Scores of hikers swarmed the summit shortly after the celestial discus rose above Mt. Zao’s stately figure, so we made out abupt exit on the path towards Asahi-kosen. I was surprised and relieved to find that my new hiking partner was living up to his reputation as a hardcore outdoorsman, as he matched me step for step on the rapid descent. After dropping down into the tree line again, we stopped at a small clearing to rehydrate. While we were replenishing lost fluids, a loud, cracking sound erupted from the overgrowth directly beside us. A large, unknown creature was heading quickly drawing near. Before we could utter cries of dispair, an elderly gentleman appeared from the clearing. The sigh both of us let out surely echoed in the valley below.

After 90 minutes of trotting at breakneck speed, we reached a large river and swing bridge. The trail followed the secluded confines of the rapids as we adjusted to our new, significantly flattened terrain. We knew this area was the stomping ground for kamoshika, the elusive mountain serow that lives in the mountainous areas of Honshu. The harder you look for the creatures the more difficult they are to find, and we came up empty-handed. Still, the scenery couldn’t have been nicer. Shortly after 9am, we arrived as Asahi-kosen, a rustic mountain hut complete with its own hot spring bath. We chatted with the kind couple who ran the place, as they prepared the bath for us. Yuuki and I feasted on the most delicious bowl of buckwheat noodles I’ve ever had in Japan. All of the generous amounts of vegetables were picked in the surrounding area, including an eclectic mix of wild mushrooms I’d never seen before. We spent most of the morning at the hut, trying to figure out how in the world to get back to civilization. The hut owner informed us it would be about a 20km walk on the gravel road before we approached any sort of sizable road where traffic might be found. Hmmm….

During our relaxing soak, we heard the voices of other hikers who’d made their way off the peak. Perhaps we had a chance of getting a ride after all. After careful negotiations, we managed to share a taxi with an elderly couple who’d recognized us in the hut the previous night. We were all whisked off to Aterazawa station, where a train to Yamagata awaited. The couple refused our offers of money to help pay for the taxi. I asked Yuuki about his plans for the rest of the vacation. “I’m free”, he replied, which gave me a chance to offer a proposition. You see, even though I’d planned to finish my Tohoku adventure at Mt. Asahi, I still felt I had another mountain in me. “You wanna climb Mt. Zao tonight?”, I asked. Yuuki’s face lit up before he even had a chance to answer, and I knew it was on. We studied the maps on the train, figuring out the logistics of our awaiting challenge. Stay tuned as the never-ending adventure continues.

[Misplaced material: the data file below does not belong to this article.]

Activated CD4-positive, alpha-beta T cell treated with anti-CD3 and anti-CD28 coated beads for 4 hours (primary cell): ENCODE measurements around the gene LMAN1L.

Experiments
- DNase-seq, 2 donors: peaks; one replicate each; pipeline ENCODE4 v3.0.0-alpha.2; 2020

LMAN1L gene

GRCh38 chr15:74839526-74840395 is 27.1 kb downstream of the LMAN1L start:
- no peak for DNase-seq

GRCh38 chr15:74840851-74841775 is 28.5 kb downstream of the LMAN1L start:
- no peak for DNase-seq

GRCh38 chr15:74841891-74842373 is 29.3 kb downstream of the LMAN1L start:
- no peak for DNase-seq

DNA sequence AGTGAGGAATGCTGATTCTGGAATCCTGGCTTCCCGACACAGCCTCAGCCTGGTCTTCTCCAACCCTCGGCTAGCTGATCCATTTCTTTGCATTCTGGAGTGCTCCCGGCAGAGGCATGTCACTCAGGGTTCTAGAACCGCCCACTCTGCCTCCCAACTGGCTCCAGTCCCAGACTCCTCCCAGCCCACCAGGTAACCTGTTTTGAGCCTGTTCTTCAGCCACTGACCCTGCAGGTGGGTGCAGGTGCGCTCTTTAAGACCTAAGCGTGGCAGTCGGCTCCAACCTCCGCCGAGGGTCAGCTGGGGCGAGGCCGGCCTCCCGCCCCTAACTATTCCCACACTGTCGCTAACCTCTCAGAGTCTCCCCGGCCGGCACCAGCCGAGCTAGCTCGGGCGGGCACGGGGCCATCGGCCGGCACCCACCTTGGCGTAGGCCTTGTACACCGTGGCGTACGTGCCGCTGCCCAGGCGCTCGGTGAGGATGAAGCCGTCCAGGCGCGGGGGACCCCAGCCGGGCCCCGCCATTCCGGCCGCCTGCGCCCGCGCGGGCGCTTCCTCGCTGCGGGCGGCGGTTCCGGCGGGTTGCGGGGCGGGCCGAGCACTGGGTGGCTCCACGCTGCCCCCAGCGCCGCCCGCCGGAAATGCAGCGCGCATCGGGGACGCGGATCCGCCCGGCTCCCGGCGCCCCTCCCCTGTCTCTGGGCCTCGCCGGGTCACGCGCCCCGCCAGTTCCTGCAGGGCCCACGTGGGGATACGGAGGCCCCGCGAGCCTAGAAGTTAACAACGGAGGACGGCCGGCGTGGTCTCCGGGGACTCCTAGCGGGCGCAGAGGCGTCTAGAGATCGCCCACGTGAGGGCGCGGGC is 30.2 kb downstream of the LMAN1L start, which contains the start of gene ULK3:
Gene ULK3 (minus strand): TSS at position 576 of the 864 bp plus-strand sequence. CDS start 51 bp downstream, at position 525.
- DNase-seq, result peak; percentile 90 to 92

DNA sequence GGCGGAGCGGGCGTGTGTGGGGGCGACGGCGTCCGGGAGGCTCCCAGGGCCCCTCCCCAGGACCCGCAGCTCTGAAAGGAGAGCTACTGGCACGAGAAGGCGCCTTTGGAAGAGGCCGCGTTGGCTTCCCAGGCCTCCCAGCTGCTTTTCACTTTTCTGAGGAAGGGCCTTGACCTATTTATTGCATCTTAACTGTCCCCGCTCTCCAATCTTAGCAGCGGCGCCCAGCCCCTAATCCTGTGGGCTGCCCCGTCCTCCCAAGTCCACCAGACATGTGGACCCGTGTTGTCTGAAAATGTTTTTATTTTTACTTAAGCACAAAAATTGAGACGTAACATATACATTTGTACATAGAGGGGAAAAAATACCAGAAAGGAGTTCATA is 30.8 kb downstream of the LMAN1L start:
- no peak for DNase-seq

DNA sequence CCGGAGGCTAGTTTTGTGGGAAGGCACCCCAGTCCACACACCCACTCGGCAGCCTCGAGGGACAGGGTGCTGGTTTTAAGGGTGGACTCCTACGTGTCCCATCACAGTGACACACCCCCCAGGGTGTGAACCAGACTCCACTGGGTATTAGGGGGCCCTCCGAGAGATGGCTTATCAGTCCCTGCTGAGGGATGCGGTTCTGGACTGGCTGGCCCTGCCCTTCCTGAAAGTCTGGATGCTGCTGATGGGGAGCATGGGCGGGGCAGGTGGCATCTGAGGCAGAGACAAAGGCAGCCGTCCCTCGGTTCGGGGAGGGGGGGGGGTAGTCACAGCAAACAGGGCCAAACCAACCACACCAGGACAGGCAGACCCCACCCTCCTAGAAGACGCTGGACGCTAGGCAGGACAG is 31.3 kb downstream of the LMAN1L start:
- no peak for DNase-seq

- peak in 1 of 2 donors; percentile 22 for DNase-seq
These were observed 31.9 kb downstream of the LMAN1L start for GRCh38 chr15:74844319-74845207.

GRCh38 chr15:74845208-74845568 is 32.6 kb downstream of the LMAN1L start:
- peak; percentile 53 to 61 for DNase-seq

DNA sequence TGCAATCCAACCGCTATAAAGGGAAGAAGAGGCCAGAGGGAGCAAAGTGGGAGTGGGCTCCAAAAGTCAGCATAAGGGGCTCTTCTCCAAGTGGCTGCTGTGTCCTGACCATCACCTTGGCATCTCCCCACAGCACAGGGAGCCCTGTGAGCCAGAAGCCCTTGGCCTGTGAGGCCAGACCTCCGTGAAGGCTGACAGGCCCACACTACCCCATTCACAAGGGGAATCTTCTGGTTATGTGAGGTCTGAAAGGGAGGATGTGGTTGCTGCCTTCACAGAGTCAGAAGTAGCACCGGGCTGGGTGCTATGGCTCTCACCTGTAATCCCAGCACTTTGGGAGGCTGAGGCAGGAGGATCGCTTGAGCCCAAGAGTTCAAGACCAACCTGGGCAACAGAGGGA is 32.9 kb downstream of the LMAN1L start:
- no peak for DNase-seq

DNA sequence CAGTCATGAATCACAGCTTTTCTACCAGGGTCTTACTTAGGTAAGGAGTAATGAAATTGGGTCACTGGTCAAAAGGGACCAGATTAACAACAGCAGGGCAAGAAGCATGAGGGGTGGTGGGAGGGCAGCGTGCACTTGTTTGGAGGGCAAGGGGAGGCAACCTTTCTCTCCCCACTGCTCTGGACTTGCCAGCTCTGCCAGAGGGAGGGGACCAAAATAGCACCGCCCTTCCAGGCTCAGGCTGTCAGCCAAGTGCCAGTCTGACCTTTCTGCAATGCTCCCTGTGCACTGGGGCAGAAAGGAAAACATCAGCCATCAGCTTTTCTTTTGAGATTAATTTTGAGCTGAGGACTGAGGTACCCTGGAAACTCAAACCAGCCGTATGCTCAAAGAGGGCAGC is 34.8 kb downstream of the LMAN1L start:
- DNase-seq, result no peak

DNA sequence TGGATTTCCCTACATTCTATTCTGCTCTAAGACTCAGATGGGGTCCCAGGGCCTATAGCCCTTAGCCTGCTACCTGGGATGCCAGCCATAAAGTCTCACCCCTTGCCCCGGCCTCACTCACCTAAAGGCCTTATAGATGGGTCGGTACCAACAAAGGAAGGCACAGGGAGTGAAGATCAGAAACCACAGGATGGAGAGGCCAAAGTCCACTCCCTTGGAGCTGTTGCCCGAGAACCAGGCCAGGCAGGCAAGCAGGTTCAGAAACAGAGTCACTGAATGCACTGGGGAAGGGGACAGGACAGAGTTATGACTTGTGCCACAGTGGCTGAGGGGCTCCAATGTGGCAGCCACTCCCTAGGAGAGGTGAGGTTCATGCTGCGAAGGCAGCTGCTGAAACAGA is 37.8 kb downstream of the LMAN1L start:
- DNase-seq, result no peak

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After a leisurely day of restocking supplies and cleaning linens, I left the sleepy town of Tsuruoka and boarded a bus to the rustic shrine of Mt. Haguro, one of the 3 sacred peaks of Dewa Sanzan. The bus dropped me off in a massive parking lot, announcing a brief 15-minute break before heading off to the trailhead at Gassan 8gome. I briskly walked towards Haguro shrine, regretting for not opting to stay in one of the many tranquil shukubo at the base of the peak.

Haguro represents birth, and I definitely felt a strange sense of awakening in the early morning light. Gazing at the thick mass of thatch holding up the main hall (the thickest thatched roof in Japan, so I’m told), I tried to imagine what life must’ve been like for the yamabushi several centuries before. My reverie was short-lived, however, as the announcement for the departing bus drove me back into reality: I had a mountain to climb.

Arriving at the Gassan trailhead, I geared up and quickly made my way through the splendid marshlands. Even though I was carrying a full pack, the previous week of scaling peaks primed my muscles for the task at hand. I maneuvered through the tepid grasslands like a fox scuttling towards its den. 600 vertical meters was powered through in less time than sitting through a major motion picture. Victory was mine!

Unfortunately, thick clouds filed in from the north, blotting out the view in all directions. While scores or tourists were taking refuge in the nearby hut, I walked quietly alone towards the bleak collection of structures housing the summit shrine. I paid my respects to the gods, hoping for a safe passage for the remaining peaks. With absolutely nowhere to peacefully rest, I exited the shrine and climbed the rocks immediately behind, where I found the true summit marker of the high point. The majority of Hyakumeizan baggers go no further than the shrine itself, but I preferred the solitude of my current position.

Once leaving the top, I continued onto the saddle affectionately labeled 牛首 (the cow’s collar). Summer skiers skidded awkwardly down the last remaining patches of snow. Instead of following their lead, I pushed along the ridge further south, dropping out of the clouds altogether before reaching the emergency hut at the base of Mt. Yudono. I studied the map, thought for a good quarter of an hour, and used the ‘might as well since you’re so close’ reasoning to justify my sidetrip to Yudono shrine. That way I could truly tell myself that I completed the Dewa-sanzan. The kicker was that I had to descend and return to my present position in order to traverse further south to Route 112 (my best chance of hitching a ride to Mt. Asahi, my destination the following day).